Margins

English: Illustration of margins on non-standa...

English: Illustration of margins on non-standard size paper. (Photo credit: Wikipedia)

 

One thing we all have to learn is how much we can fit on a line of writing. When we are writing a class assignment or a note, we need to decide what will fit on the current line and what must go to the next line.  We have all tried to make it fit. The last word ends up smushed up and against the edge.  If your writing is like mine, it is often illegible.  The same thing happens in our lives.  We try to cram too much onto a day, week, or season.  Then, we find the quality of our work and our lives diminishes.  If we leave enough space, then things are not as cramped.  We have a margin, just like on our writing.

 

 

 

Do you have enough margin in your life, or are  you cramming in too much?

 

Below, Mixhael Hyatt quotes Richard Swenson.  May you be encourages to create margins in you own life.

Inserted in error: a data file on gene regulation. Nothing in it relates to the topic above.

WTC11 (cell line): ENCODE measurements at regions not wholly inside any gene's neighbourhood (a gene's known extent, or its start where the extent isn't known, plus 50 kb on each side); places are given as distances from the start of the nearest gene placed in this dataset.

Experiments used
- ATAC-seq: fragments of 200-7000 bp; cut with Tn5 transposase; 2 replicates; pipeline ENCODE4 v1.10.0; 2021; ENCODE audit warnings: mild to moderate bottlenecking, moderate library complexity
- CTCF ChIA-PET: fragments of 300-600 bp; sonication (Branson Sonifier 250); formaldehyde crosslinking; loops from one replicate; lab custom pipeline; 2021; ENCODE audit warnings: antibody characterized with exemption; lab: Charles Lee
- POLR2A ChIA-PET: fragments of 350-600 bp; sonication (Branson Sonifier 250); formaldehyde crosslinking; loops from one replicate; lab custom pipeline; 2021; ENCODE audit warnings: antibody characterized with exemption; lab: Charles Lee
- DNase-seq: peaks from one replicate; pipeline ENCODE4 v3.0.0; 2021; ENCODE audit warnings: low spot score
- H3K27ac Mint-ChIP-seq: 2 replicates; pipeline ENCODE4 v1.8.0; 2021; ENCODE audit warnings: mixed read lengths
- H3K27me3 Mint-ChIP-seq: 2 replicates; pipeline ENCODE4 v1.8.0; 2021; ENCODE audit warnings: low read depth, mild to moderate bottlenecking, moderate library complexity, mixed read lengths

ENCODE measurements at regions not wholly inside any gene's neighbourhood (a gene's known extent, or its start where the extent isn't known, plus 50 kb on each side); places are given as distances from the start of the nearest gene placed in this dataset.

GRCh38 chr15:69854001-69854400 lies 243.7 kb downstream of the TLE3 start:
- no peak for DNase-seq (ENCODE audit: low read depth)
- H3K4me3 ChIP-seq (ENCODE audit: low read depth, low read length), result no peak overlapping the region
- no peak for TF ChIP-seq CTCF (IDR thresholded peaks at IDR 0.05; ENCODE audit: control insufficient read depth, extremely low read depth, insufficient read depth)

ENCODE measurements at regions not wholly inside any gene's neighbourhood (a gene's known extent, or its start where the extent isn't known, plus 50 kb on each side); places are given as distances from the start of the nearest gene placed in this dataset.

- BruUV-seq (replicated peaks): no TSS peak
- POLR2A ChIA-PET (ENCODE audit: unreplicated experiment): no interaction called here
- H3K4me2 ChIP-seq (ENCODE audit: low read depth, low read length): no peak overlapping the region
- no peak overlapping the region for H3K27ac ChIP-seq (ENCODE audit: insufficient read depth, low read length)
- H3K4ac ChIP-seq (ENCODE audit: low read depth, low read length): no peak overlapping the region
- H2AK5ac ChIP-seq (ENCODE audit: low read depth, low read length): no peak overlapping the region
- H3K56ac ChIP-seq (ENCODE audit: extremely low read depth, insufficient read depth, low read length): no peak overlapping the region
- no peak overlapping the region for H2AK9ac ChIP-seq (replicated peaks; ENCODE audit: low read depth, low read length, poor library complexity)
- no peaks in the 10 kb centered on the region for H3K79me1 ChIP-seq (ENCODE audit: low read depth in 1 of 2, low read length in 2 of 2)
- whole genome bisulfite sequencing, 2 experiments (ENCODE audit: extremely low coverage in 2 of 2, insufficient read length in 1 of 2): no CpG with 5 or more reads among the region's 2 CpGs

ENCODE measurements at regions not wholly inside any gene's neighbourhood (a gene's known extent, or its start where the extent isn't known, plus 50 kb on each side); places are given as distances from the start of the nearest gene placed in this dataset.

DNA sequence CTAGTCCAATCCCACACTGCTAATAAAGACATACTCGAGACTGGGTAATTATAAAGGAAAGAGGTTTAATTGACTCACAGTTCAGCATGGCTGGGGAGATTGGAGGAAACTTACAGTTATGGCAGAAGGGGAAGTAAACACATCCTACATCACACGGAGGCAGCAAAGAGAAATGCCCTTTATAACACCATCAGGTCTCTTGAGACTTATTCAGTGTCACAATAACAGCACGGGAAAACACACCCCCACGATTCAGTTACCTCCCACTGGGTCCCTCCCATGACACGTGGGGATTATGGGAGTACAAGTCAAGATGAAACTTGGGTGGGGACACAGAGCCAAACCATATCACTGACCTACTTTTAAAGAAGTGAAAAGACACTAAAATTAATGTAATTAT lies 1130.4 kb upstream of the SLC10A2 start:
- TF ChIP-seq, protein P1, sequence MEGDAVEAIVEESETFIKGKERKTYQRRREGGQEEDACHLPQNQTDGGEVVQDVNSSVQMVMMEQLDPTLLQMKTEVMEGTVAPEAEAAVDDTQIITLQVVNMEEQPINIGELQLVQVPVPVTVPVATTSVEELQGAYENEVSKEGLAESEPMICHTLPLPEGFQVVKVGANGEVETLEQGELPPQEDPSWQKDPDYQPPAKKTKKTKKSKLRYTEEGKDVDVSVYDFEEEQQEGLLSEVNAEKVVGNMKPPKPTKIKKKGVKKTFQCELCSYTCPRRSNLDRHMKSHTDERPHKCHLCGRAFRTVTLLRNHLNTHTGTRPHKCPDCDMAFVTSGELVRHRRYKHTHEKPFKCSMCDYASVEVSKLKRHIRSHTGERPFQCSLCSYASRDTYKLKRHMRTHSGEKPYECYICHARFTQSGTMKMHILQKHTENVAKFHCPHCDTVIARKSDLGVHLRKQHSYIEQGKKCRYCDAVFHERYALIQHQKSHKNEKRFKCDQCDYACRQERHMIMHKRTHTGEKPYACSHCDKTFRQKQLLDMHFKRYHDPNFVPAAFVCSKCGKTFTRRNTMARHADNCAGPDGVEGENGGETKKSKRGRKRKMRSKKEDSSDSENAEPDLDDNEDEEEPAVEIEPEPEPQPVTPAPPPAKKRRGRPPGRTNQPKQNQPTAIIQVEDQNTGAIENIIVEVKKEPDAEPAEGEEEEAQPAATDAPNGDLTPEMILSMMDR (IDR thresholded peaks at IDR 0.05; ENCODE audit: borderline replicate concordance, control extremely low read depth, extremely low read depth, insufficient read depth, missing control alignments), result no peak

In his excellent book, Margin: Restoring Emotional, Physical, Financial, and Time Reserves to Overloaded Lives, Richard Swenson, M.D. describes margin like this: Margin is the space between our load and our limits. It is the amount allowed beyond that which is needed. It is something held in reserve for contingencies or unanticipated situations. Margin is the gap between rest and exhaustion, the space between breathing freely and suffocating. Margin is the opposite of overload. If we are overloaded we have no margin. Most people are not quite sure when they pass from margin to overload. Threshold points are not easily measurable and are also different for different people in different circumstances. We don’t want to be under-achievers (heaven forbid!), so we fill our schedules uncritically. Options are as attractive as they are numerous, and we overbook. If we were equipped with a flashing light to indicate “100 percent full,” we could better gauge our capacities. But we don’t have such an indicator light, and we don’t know when we have overextended until we feel the pain. As a result, many people commit to a 120 percent life and wonder why the burden feels so heavy. It is rare to see a life prescheduled to only 80 percent, leaving a margin for responding to the unexpected that God sends our way.

 

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